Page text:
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The voice of freedom. [volume] (Montpelier, Vt.) 1839-1848, April 27, 1848, Image 1

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BY E. 1.. WHITE.
Wild rov'd tlio Indian girl
Bright Alfnrata,
Where swept the waters
Of the blue Juniata j
Swift as an antelope, 4
Through the forest going,
Loose wcro her jetty locks,
In wavy tresses flowing.
Guy was the mountain song
Of bright Alfarata,
Where swept the waters
Of the blue Juniata ;
Strong and true my arrows ar,
lc my painted quiver
Swift goes my bright canoo
Adown the rapid river.
Cold is my warrior good,
The love of Alfarata i
Proud waves his snowy plume
Along the Juniata.
Soft and low he speaks to me,
And then his war-cry sounding,
Rings his voice in thunder loud,
From hight to hight resounding.
So sang the Indian girl,
Bright Alf.irata,
Where swept the waters
Of the blue Juniata j
Fleeting years have borne away
The voice of Alf..ratn,
Still sweeps the river on,
Blue Juniata.
( 0 m m u n x ca t i o ns.
At an adjourned meetingnf the PittforJ National
Reform Club, held Saturday evening, Feb. 12, ISIS,
the following Address and Resolution, which were
read at the previous meeting, ivcro read a second
time and adopted.
To tie landless Laborers of Rutland County.
Fellow laborers : We have frequently heard of
enquiries in relation to the character and object of
our Society, and of answers being made by those
who have not enquired into the merits of the prin
ciples aud measures we aim to promulgate, or who
either lack sufficient intelligence, or aretoobigotedly
attached to some of the popular dogmas of the day
to perceive and appreciate a principle that is in
advance of what has already become popular.
To enable such as have a desire for correct infor
mation to form a proper estimate, as to whether our
objects are worthy of your attention and co-operation,
we propose to give you an exposition of them,
and of the means and probability of their attainment.
The object wo have in view is 110 less than that of
securing to every family throughout our country, n
j 'fee , permanent and independent home. Without this,
we consider the objects set forth, in the great char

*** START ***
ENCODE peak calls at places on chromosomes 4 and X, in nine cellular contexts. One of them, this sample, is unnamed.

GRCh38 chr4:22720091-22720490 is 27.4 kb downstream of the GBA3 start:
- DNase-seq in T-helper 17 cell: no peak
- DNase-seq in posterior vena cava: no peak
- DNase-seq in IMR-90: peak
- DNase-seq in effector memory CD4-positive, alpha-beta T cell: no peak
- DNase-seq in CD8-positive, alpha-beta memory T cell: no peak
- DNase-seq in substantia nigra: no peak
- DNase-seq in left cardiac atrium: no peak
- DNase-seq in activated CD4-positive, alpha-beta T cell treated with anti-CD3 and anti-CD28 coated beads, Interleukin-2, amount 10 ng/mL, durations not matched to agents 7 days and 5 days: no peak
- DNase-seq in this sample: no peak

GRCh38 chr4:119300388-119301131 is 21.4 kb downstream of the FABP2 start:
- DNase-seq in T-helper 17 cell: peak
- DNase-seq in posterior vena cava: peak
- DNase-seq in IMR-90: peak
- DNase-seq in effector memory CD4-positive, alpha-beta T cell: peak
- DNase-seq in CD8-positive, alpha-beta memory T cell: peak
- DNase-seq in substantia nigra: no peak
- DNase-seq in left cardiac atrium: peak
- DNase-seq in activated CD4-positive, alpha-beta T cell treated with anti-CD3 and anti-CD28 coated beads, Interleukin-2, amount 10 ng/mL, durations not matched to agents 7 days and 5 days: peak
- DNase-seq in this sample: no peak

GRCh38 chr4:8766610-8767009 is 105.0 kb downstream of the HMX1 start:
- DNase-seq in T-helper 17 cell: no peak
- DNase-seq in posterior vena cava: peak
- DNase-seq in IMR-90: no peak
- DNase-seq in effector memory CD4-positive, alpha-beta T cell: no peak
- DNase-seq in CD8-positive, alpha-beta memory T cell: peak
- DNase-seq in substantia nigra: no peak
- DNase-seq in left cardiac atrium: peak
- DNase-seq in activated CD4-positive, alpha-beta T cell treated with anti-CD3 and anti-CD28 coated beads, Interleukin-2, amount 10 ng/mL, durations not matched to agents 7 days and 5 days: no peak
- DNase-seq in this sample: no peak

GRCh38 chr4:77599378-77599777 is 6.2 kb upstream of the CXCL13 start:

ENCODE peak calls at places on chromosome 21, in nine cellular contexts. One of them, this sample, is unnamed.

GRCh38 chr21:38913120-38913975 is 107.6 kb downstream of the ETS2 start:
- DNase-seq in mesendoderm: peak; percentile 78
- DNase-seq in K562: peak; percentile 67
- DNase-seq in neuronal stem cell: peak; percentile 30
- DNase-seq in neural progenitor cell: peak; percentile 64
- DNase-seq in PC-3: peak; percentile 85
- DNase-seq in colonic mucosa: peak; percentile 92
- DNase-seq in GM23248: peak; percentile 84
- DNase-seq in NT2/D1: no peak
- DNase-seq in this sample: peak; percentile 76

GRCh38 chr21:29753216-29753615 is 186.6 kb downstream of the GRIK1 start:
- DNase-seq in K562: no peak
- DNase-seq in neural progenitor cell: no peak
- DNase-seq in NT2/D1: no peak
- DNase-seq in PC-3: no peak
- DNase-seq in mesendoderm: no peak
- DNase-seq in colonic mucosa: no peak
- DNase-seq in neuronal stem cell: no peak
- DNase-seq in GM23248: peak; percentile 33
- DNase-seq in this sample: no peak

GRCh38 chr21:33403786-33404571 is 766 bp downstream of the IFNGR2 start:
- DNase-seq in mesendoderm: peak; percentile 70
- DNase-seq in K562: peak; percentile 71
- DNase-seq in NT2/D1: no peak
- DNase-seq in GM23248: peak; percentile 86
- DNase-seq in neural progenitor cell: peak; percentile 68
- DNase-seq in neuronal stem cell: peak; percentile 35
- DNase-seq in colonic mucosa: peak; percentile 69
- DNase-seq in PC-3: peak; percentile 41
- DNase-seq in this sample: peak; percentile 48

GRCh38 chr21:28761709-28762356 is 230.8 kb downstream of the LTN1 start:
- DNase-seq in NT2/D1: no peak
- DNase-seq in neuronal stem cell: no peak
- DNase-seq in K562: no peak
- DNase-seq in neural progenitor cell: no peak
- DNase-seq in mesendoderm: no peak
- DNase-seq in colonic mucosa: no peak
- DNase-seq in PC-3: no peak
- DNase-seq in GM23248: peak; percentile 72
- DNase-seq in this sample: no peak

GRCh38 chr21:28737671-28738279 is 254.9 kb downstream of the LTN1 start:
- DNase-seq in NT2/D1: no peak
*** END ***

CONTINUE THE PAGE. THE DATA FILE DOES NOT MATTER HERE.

ter of our independence, as being those for the main
tenance of which, the fathers of our country pledged
to each other thtir " liis, their fortunes, and their
tacred honor ;" are incomplete, and Hot wort'.iy of
the glorious sacrifices they made.
We aim to accomplish this without infringing the
rights of any, through means already in possession.
When we are accustomed to read almost weekly
accounts of men, women and children, starving to
death by thousands, and hundreds of thousands, in
a country unsurpassed for its productiveness, upon
the soil they had cultivated with their own hands,
and caused to produce a sufficiency for all their
necessities, while others are fleeing by thousands
from the laud that gave them birth, to foreign
climes, and there famishing and rotting with famine
disease among strangers, we might be led to doubt
the existence of an over ruling providence, but from
a knowledge of tho fact that nil misery is but the
natural consequence of an individual, or social wrong,
somewhere antecedent to it.
While we commiscrato the condition of our fellow
leings who have been thus overtaken, it seems both
natural and proper to turn our attention to causes,
that wo may ascertain in what the wrong consists,
the consequences of which have been so destructive ;
and also to 6oe if it may not bo lurking among us,
producing the samo diseases ; differing only in de
gree, and waiting but for a few nioro revolutions of
the wheels of timo to become ns disastrous in the
new, as it has in the old world. If God has so ar
ranged the code of nature, that society shall suffer
in proportion to the wrong it commits, or duties it
neglects, wo apprehend no difficulty in identifying
the wrong that has been tho cause of such a degree
of suffering ns that which the people of Ireland have
recently undergone, when we shall have probed our
way to it.
The fathers of our country declared the proper
duties of government to bo, to secure the inaliena
ble rights of men ; nnd thoso rights they said, were
"life, liberty, and tho pursuit of happiness;" in
which wo understand arc included nil those rights
and privileges which God or nature has conferred
upon man, and which ho cannot create for himself,
and nre essential to his physical comfort, and tho
full development of all the powers with which na
ture has endowed him, including tho free use of
earth, and all tho other elements, together with all
thi faculties of body and mind, so far as is consis
tent with tha equal rights of all.
Man is so constituted, that to live, there must be
11 constant connection between his respiratory or